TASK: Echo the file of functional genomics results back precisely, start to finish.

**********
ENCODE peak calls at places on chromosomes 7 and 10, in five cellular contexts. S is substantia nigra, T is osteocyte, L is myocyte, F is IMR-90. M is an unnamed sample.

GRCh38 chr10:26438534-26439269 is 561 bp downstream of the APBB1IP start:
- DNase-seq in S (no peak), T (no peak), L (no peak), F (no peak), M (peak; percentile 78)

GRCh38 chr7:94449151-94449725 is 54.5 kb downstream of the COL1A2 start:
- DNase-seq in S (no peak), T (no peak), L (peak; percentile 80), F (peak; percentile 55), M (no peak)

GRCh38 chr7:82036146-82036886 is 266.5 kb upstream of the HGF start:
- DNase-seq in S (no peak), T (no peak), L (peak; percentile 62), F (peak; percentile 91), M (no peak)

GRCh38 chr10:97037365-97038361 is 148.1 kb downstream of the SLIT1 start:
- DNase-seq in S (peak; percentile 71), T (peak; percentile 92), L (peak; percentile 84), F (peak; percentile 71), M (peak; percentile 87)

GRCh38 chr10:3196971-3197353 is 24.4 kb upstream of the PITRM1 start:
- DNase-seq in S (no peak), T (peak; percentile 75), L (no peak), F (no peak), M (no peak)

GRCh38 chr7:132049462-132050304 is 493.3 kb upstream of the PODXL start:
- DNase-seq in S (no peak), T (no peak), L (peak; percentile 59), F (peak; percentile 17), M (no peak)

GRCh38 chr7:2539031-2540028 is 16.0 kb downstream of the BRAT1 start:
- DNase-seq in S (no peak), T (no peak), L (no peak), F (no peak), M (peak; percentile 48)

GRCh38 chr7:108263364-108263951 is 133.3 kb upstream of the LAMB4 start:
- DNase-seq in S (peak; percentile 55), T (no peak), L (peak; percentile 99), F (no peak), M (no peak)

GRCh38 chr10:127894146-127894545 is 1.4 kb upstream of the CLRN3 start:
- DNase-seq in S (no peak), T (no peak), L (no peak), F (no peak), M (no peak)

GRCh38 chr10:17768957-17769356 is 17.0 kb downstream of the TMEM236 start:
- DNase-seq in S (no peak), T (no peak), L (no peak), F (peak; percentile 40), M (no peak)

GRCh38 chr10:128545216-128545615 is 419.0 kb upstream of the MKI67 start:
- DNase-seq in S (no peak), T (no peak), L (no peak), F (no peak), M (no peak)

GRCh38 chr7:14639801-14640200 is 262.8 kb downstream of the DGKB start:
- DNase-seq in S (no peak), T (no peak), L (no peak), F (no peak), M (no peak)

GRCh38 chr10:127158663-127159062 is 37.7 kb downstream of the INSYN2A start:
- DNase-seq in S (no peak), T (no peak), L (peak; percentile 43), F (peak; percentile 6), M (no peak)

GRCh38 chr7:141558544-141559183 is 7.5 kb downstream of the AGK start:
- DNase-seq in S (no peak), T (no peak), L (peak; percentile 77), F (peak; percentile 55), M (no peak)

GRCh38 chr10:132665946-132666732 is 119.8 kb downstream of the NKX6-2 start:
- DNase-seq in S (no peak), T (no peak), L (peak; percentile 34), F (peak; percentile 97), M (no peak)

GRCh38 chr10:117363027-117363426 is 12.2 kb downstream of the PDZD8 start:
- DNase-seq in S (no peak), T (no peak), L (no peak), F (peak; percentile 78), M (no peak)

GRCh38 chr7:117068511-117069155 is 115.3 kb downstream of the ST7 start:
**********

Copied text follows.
ENCODE peak calls at places on chromosomes 7 and 10, in five cellular contexts. S is substantia nigra, T is osteocyte, L is myocyte, F is IMR-90. M is an unnamed sample.

GRCh38 chr10:26438534-26439269 is 561 bp downstream of the APBB1IP start:
- DNase-seq in S (no peak), T (no peak), L (no peak), F (no peak), M (peak; percentile 78)

GRCh38 chr7:94449151-94449725 is 54.5 kb downstream of the COL1A2 start:
- DNase-seq in S (no peak), T (no peak), L (peak; percentile 80), F (peak; percentile 55), M (no peak)

GRCh38 chr7:82036146-82036886 is 266.5 kb upstream of the HGF start:
- DNase-seq in S (no peak), T (no peak), L (peak; percentile 62), F (peak; percentile 91), M (no peak)

GRCh38 chr10:97037365-97038361 is 148.1 kb downstream of the SLIT1 start:
- DNase-seq in S (peak; percentile 71), T (peak; percentile 92), L (peak; percentile 84), F (peak; percentile 71), M (peak; percentile 87)

GRCh38 chr10:3196971-3197353 is 24.4 kb upstream of the PITRM1 start:
- DNase-seq in S (no peak), T (peak; percentile 75), L (no peak), F (no peak), M (no peak)

GRCh38 chr7:132049462-132050304 is 493.3 kb upstream of the PODXL start:
- DNase-seq in S (no peak), T (no peak), L (peak; percentile 59), F (peak; percentile 17), M (no peak)

GRCh38 chr7:2539031-2540028 is 16.0 kb downstream of the BRAT1 start:
- DNase-seq in S (no peak), T (no peak), L (no peak), F (no peak), M (peak; percentile 48)

GRCh38 chr7:108263364-108263951 is 133.3 kb upstream of the LAMB4 start:
- DNase-seq in S (peak; percentile 55), T (no peak), L (peak; percentile 99), F (no peak), M (no peak)

GRCh38 chr10:127894146-127894545 is 1.4 kb upstream of the CLRN3 start:
- DNase-seq in S (no peak), T (no peak), L (no peak), F (no peak), M (no peak)

GRCh38 chr10:17768957-17769356 is 17.0 kb downstream of the TMEM236 start:
- DNase-seq in S (no peak), T (no peak), L (no peak), F (peak; percentile 40), M (no peak)

GRCh38 chr10:128545216-128545615 is 419.0 kb upstream of the MKI67 start:
- DNase-seq in S (no peak), T (no peak), L (no peak), F (no peak), M (no peak)

GRCh38 chr7:14639801-14640200 is 262.8 kb downstream of the DGKB start:
- DNase-seq in S (no peak), T (no peak), L (no peak), F (no peak), M (no peak)

GRCh38 chr10:127158663-127159062 is 37.7 kb downstream of the INSYN2A start:
- DNase-seq in S (no peak), T (no peak), L (peak; percentile 43), F (peak; percentile 6), M (no peak)

GRCh38 chr7:141558544-141559183 is 7.5 kb downstream of the AGK start:
- DNase-seq in S (no peak), T (no peak), L (peak; percentile 77), F (peak; percentile 55), M (no peak)

GRCh38 chr10:132665946-132666732 is 119.8 kb downstream of the NKX6-2 start:
- DNase-seq in S (no peak), T (no peak), L (peak; percentile 34), F (peak; percentile 97), M (no peak)

GRCh38 chr10:117363027-117363426 is 12.2 kb downstream of the PDZD8 start:
- DNase-seq in S (no peak), T (no peak), L (no peak), F (peak; percentile 78), M (no peak)

GRCh38 chr7:117068511-117069155 is 115.3 kb downstream of the ST7 start: